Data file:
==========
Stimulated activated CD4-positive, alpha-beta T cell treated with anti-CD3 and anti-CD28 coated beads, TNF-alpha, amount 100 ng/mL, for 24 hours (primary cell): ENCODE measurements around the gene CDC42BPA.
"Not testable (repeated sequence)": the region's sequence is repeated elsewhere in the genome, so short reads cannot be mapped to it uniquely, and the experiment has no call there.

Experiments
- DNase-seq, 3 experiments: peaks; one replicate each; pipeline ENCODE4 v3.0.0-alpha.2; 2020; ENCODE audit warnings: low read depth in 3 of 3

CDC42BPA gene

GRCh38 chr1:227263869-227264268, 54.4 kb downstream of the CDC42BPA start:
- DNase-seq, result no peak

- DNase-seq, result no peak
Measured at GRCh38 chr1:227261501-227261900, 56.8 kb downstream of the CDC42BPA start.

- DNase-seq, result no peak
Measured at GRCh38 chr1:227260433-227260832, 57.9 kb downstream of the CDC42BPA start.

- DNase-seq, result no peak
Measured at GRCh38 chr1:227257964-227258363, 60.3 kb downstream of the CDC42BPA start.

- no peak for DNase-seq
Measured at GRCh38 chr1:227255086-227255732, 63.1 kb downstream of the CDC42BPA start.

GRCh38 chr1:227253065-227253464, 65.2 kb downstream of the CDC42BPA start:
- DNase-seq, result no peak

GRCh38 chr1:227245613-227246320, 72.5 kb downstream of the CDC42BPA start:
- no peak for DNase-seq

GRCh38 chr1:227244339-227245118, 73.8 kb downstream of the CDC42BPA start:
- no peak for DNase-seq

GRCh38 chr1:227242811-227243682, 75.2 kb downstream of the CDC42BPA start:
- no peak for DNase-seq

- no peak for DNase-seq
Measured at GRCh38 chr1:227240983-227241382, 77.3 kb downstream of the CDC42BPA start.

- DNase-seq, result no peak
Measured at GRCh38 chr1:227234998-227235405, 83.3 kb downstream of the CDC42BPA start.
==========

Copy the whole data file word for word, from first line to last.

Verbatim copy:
Stimulated activated CD4-positive, alpha-beta T cell treated with anti-CD3 and anti-CD28 coated beads, TNF-alpha, amount 100 ng/mL, for 24 hours (primary cell): ENCODE measurements around the gene CDC42BPA.
"Not testable (repeated sequence)": the region's sequence is repeated elsewhere in the genome, so short reads cannot be mapped to it uniquely, and the experiment has no call there.

Experiments
- DNase-seq, 3 experiments: peaks; one replicate each; pipeline ENCODE4 v3.0.0-alpha.2; 2020; ENCODE audit warnings: low read depth in 3 of 3

CDC42BPA gene

GRCh38 chr1:227263869-227264268, 54.4 kb downstream of the CDC42BPA start:
- DNase-seq, result no peak

- DNase-seq, result no peak
Measured at GRCh38 chr1:227261501-227261900, 56.8 kb downstream of the CDC42BPA start.

- DNase-seq, result no peak
Measured at GRCh38 chr1:227260433-227260832, 57.9 kb downstream of the CDC42BPA start.

- DNase-seq, result no peak
Measured at GRCh38 chr1:227257964-227258363, 60.3 kb downstream of the CDC42BPA start.

- no peak for DNase-seq
Measured at GRCh38 chr1:227255086-227255732, 63.1 kb downstream of the CDC42BPA start.

GRCh38 chr1:227253065-227253464, 65.2 kb downstream of the CDC42BPA start:
- DNase-seq, result no peak

GRCh38 chr1:227245613-227246320, 72.5 kb downstream of the CDC42BPA start:
- no peak for DNase-seq

GRCh38 chr1:227244339-227245118, 73.8 kb downstream of the CDC42BPA start:
- no peak for DNase-seq

GRCh38 chr1:227242811-227243682, 75.2 kb downstream of the CDC42BPA start:
- no peak for DNase-seq

- no peak for DNase-seq
Measured at GRCh38 chr1:227240983-227241382, 77.3 kb downstream of the CDC42BPA start.

- DNase-seq, result no peak
Measured at GRCh38 chr1:227234998-227235405, 83.3 kb downstream of the CDC42BPA start.